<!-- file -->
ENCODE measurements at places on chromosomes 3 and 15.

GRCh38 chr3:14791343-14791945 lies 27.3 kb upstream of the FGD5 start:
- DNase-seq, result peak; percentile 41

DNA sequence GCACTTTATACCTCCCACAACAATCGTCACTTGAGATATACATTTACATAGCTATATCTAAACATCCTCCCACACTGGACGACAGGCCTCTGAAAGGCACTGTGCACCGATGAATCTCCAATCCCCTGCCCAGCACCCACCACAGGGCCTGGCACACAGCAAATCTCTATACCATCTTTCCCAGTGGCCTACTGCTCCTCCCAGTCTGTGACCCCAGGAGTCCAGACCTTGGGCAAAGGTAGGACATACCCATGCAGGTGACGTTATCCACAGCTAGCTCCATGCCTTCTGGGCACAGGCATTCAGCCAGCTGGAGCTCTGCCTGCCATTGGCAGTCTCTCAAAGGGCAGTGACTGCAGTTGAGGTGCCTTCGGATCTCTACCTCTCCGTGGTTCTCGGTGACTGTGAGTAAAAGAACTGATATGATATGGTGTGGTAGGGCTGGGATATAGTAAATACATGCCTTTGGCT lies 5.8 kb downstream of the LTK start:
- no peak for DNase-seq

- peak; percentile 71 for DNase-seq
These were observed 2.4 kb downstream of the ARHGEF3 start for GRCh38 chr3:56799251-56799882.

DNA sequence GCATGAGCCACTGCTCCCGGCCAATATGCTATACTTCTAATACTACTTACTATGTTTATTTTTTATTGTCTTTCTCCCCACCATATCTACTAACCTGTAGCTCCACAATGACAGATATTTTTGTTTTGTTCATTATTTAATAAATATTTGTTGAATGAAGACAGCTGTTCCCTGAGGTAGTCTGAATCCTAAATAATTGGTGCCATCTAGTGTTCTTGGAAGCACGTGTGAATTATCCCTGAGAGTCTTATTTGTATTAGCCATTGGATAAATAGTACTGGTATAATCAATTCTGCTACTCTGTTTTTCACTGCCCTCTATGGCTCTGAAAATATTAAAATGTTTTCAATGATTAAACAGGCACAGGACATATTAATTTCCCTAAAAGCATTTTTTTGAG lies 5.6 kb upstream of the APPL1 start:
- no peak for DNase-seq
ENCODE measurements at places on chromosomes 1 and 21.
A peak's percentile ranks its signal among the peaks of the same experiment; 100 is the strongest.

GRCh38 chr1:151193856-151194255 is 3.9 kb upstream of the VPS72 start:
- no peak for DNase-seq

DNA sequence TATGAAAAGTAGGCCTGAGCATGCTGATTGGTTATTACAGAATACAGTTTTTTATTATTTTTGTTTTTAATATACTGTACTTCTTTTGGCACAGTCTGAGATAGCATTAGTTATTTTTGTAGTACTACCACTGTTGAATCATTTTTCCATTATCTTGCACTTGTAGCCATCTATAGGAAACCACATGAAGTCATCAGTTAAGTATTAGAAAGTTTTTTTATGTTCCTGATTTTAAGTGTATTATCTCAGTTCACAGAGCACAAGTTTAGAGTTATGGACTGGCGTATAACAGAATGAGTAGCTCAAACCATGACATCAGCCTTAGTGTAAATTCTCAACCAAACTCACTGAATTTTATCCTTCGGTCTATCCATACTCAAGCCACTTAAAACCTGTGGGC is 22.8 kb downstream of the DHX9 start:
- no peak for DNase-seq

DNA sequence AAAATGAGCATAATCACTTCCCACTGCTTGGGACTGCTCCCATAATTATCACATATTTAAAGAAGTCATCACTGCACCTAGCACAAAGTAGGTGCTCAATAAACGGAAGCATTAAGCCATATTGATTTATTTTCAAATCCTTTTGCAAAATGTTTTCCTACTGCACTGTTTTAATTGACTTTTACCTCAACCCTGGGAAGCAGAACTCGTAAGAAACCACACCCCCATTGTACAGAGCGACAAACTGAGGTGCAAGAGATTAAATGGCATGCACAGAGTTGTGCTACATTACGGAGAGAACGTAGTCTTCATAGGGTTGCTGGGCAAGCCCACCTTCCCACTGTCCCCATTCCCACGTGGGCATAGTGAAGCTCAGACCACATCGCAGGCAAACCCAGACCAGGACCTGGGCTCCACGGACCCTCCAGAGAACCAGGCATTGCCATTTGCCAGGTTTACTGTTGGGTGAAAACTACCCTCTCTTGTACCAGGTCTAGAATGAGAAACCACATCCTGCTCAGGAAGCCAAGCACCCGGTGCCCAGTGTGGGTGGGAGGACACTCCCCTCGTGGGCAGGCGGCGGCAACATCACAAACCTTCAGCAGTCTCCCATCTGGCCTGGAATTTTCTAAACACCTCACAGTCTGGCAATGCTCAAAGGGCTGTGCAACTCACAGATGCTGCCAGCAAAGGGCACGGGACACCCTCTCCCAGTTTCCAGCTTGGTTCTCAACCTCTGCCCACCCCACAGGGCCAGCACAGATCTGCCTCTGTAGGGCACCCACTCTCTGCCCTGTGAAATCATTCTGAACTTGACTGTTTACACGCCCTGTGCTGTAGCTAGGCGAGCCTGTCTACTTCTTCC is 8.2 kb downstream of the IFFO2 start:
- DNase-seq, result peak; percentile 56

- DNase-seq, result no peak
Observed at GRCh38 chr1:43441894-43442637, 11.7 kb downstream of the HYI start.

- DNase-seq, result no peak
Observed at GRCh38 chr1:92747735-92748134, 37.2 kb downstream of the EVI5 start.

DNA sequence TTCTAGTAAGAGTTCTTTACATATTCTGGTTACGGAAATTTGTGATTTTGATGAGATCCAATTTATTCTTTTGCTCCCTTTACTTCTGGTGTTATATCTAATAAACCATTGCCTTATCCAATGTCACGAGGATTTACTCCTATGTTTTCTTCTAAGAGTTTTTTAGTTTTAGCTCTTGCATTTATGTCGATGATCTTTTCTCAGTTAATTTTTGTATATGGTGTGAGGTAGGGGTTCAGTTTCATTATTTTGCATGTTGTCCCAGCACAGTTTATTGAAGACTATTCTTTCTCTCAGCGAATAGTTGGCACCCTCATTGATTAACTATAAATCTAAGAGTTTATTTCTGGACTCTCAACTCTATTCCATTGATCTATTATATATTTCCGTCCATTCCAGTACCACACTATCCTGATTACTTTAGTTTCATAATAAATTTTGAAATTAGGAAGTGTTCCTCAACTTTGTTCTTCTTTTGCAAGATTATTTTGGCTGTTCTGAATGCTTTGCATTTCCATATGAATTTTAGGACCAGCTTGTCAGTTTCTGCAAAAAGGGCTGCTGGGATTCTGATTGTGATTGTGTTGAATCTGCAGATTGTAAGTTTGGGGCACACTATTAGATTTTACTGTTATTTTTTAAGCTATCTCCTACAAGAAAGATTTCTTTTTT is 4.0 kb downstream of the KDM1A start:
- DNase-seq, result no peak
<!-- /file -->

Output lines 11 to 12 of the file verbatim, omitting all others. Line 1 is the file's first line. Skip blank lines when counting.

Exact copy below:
A peak's percentile ranks its signal among the peaks of the same experiment; 100 is the strongest.

GRCh38 chr1:151193856-151194255 is 3.9 kb upstream of the VPS72 start: